More debris from the Air France Flight 447 has been found on Wednesday, but the whereabouts of its black box remained a mystery.
A seven-meter-long object and 10 other objects, some of them metallic, were spotted by the search planes at 3:40 a.m., said the Brazilian Air Force. A 20-kilometer-long oil track was spotted as well.
The items were found in four different points, spread over a five kilometers radius, 90 kilometers south of the place where the first debris were spotted.
According to the Air Force, the debris' position alone is no indication that the Air France plane suffered some sort of explosion in the air.
The plane which identified the debris, an Embraer R-99 model, has not spotted any bodies, but according to the Air Force's spokesman, Colonel Jorge Amaral, the authorities are still working with the possibility of finding survivors of the accident.
A total of 11 aircraft are involved in the search efforts, including a P-3 Orion model from the U.S. Air Force and a Falcon 50 model from the French Air Force. The remaining planes, including three Lockheed C-130 Hercules models, all belong to the Brazilian Air Force.
The French government also sent submarines, in an attempt to find the plane's Flight Data Recorder, which may help uncover the causes of the crash.
This may prove to be a difficult task, as the depth in the area surpasses 4,000 meters.
The French accident investigation agency said on Wednesday it was not hopeful that the black box of the Air France airliner would be found.
Speaking at the first news conference since the disappearance of the Air France flight 447 from Rio to Paris on Monday, Paul-Louis Arslanian, the director of France's air safety investigation agency, said he was "not optimistic" that the box would be found in the "deep sea and mountainous area."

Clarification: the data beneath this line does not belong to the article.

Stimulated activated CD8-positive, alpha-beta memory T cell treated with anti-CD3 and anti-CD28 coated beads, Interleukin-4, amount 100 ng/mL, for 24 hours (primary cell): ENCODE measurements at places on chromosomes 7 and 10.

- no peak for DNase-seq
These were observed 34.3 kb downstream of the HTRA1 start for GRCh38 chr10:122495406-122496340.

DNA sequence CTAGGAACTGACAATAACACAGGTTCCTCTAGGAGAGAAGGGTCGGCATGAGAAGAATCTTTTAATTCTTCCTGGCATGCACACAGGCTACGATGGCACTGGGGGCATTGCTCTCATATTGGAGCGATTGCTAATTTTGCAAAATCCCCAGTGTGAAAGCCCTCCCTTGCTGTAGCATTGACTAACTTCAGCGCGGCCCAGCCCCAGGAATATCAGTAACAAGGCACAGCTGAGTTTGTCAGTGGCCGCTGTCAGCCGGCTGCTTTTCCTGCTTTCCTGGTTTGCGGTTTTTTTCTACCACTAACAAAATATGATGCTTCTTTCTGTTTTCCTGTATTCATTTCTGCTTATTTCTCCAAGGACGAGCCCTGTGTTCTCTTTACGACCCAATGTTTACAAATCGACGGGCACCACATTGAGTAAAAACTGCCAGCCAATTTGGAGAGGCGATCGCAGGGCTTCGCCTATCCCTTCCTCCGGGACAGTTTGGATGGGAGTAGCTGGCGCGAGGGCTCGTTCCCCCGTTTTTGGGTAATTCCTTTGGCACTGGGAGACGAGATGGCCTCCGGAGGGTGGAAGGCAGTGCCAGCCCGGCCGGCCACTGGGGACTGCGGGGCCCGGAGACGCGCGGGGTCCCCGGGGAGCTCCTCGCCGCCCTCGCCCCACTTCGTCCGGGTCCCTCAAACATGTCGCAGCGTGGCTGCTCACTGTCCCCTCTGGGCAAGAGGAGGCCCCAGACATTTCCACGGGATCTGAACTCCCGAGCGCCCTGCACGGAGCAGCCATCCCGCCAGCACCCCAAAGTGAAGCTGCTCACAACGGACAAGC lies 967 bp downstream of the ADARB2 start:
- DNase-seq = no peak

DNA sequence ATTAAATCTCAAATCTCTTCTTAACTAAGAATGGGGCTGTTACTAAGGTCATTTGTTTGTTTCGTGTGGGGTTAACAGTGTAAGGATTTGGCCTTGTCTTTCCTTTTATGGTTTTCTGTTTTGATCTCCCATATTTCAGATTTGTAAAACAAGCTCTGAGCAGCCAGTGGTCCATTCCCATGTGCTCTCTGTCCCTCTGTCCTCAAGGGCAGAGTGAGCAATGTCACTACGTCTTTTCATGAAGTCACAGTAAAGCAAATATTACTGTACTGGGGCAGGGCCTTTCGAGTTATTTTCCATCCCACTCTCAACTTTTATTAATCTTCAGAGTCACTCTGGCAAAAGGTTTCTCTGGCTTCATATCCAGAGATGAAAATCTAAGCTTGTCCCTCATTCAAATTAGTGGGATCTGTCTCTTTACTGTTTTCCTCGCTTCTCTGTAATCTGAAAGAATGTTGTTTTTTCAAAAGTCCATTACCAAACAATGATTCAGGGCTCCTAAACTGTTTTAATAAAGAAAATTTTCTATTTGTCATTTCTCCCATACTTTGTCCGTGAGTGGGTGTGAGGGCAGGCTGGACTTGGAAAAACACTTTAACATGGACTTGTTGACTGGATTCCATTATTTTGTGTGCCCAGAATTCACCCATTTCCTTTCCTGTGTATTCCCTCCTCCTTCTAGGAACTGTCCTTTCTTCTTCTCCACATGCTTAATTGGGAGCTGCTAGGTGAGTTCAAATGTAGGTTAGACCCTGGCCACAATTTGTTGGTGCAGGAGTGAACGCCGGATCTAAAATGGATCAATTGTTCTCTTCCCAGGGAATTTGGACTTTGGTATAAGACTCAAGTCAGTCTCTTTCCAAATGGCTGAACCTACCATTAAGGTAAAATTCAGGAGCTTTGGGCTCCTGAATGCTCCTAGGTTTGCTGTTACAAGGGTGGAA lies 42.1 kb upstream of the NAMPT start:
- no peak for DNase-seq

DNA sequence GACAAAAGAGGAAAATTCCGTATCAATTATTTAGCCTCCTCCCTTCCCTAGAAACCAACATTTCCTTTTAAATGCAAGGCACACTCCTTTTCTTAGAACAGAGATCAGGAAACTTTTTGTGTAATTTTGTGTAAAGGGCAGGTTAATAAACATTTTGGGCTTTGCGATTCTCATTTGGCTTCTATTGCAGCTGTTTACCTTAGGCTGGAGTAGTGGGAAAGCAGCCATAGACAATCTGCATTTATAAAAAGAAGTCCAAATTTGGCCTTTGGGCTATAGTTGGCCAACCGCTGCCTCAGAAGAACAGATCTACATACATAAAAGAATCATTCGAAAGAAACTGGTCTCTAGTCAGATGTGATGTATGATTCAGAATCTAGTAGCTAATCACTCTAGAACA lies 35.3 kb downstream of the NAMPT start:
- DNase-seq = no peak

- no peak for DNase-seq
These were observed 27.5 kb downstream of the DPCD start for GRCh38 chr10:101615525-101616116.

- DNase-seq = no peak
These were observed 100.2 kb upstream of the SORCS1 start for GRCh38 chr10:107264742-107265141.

"We might find ourselves blocked at some point by the lack of material elements," he said.
However, he noted that if rescuers do not find the black box, investigators should be prepared to continue the probe through other sources.
The black box, which contains voice and data recorders, is built to last 30 days at about 6,000 meters underwater.
Investigators are working with Air France, Airbus and meteorologists to determine what caused Air France Flight 447 to crash with 228 people on board into the Atlantic Ocean off the Brazilian coast on Monday.
The agency is expected to have an initial report on the disaster ready by the end of June, Arslanian said.
Describing the crash as the most serious in French aviation history, Arslanian said France will take charge of the investigations according to related international laws.
Asked what might have caused the crash, Arslanian said there were too many uncertainties regarding information obtained so far, plus the complexity of the sea area where the plane crashed, which all added to the difficulty of the investigations.
So far they could not determine whether the plane broke up in the air or upon impact with the sea, he said, warning that investigations were likely to last for a long time.
The studies of the plane's maintenance and other records showed no evidence that it had problems before takeoff from Rio de Janeiro on Sunday at 7 p.m. (2200 GMT), Arslanian said.
However, he declined to comment on an earlier Air France statement that the plane might have been hit by lightning.
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